• Being abused as a child means the loss of many things- childhood experiences, trust, innocence, normal relationship with family members (especially if the abuser was a family member).
    • You must be allowed to name those losses, grieve them, and then bury them.
Guilt, Shame, and Blame
  • You may carry a lot of guilt because you may have experienced pleasure or because you did not try to stop the abuse.
  • There may have been silence surrounding the abuse that led to feelings of shame.
  • It is important for you to understand that it was the adult who abused his/her position of authority and should be held accountable, not you.
  • Learning to trust again may be very difficult for you.
  • You may find that you go from one extreme to the other, not trusting at all to trusting too much.
Coping Skills
  • You have undoubtedly developed skills in order to cope with the trauma.
    • Some of these are healthy (possibly separating yourself from family members, seeking out counseling, etc.)
    • Some are not (drinking or drug abuse, promiscuous sexual activity, etc.)
  • Low self-esteem is a result of all of the negative messages you received and internalized from your abusers.

  • Because entering into an intimate relationship involves trust, respect, love, and the ability to share, you may flee from intimacy or hold on too tightly for fear of losing the relationship.
  • You likely have to deal with the fact that your first initiation into sex came as a result of sexual abuse.
  • You may experience the return of body memories while engaging in a sexual activity with another person. Such memories may interfere in your ability to engage in sexual relationships which may leave you feeling frightened, frustrated, or ashamed.

In the past year, I don't know how many times I've been on my knees asking why her, why me? It felt like, and still feels like, all those emotions that I should've felt a long time ago, I'm feeling now. I use to be very angry that I felt like this because I felt weak. I couldn't understand how I was able to keep life somewhat together without any issues for almost 10 years, and then, BAM! I mean, angry's an understatement.  But, it was in those moments where it felt more important to cry in order to live, than to breath; where I was enraged with the world, myself, my abusers, my family, God, my muertos(Translation, spirit guides), that I found the most strength. Still, I wondered why I stopped crying? why was I able to just keep it moving, after an incident would take place. And I guess as I look back on it now, maybe I wasn't acting like what a "victim" should in my head, but I was self-preserving, and protecting myself. I think maybe my natural instinct to go into survival mode just always kicked right in. That my mind knew, I wasn't prepared to handle all that trauma on top of high school, foster care, no parents essentially, and so much other crap breeding in my world. I guess my body wasn't this huge betrayer after all, huh? I thought I couldn't be a victim either cuz I was still laughing, going out, like nothing yet, now that I'm older and am in this place in my life, just because I was functioning, didn't mean I still wasn't a victim.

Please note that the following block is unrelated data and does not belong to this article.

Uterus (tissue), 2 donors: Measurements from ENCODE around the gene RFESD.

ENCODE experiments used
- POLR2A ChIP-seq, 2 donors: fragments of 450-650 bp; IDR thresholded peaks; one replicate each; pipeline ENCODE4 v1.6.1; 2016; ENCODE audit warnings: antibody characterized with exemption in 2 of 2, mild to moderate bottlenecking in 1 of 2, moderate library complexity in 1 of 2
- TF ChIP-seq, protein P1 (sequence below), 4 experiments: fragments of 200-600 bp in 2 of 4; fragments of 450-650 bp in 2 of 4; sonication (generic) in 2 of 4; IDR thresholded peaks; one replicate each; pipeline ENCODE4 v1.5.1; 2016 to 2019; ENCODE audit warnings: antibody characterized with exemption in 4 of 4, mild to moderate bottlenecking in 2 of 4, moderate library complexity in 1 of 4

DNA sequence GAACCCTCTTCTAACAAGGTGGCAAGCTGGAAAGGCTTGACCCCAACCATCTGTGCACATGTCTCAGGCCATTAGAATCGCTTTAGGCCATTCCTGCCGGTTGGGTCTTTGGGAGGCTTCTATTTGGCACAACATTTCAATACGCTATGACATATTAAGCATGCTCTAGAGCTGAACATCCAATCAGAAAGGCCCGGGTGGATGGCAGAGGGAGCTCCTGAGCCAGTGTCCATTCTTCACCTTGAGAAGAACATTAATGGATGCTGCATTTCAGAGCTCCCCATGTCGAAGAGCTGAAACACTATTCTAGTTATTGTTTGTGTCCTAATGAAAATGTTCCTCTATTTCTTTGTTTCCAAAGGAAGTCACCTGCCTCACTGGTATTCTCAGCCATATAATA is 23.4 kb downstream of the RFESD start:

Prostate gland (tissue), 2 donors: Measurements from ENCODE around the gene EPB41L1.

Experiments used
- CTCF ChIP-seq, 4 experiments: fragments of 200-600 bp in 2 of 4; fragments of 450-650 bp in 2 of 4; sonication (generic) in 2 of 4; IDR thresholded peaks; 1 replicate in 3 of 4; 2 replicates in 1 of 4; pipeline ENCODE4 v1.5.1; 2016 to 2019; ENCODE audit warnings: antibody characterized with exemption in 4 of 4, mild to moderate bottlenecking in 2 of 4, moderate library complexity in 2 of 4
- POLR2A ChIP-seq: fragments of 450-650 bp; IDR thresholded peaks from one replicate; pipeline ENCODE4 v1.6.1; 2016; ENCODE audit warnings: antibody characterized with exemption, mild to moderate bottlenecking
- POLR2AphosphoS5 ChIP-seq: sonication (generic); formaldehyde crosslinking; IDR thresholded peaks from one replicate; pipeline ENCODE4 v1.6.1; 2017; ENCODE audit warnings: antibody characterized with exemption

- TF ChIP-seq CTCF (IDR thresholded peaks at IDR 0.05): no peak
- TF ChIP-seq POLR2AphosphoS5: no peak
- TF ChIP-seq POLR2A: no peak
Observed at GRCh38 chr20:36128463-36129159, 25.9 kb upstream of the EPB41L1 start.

No one wants to be the victim; be called a victim; say they're playing the victim,I know I sure as hell didn't. I also don't think that in my Latino and communities of color, we celebrate the strength of being a victim and, acknowledging that someone has violated you, or someone else you know; and that its also ok to feel all the crap that comes with it; that its ok, if life stops for a bit because a piece of you has been what at times might feel, stolen. The other side of "victim" is tender; raw; strong. Sometimes we don't validate those experiences of women, or men, because of our biases; I know I have. And sometimes automatically. So, I check myself and where those judgments are stemming from. I definitely did not validate my sexual abuse and, I find myself now trying to deconstruct those thoughts that tell me, I wanted it. Or that I liked it. That it was my fault.

Am I victim of sexual abuse, no. Was I, yes; and its still difficult for me to say, write, think, or feel. Now, do still feel that I am a survivor? Yes, resilient and strong. And I won't take away from that, the same way that I wont take away from the fact that I was victimized, and it wasn't my fault. It's not yours either. I'm starting to realize that acceptance is such a huge part of this journey, and a lot of the journey we are on right now. I was, 1 of the 3 girls that did experience some form of sexual violence by the age of 18; I am, part of 35% of female survivors globally, who have been victims of some form of violence. And I can't tell you, if I will ever fully accept some things from my past, or understand them but right now, I'm in a space where I am open to accepting the fact, that I am not to blame for the trauma I lived through, so I can love myself a little more deeply, and proudly. 

Thank you for letting me vent on ya screen and, being a part of my healing.

Stay Building
Stay Dope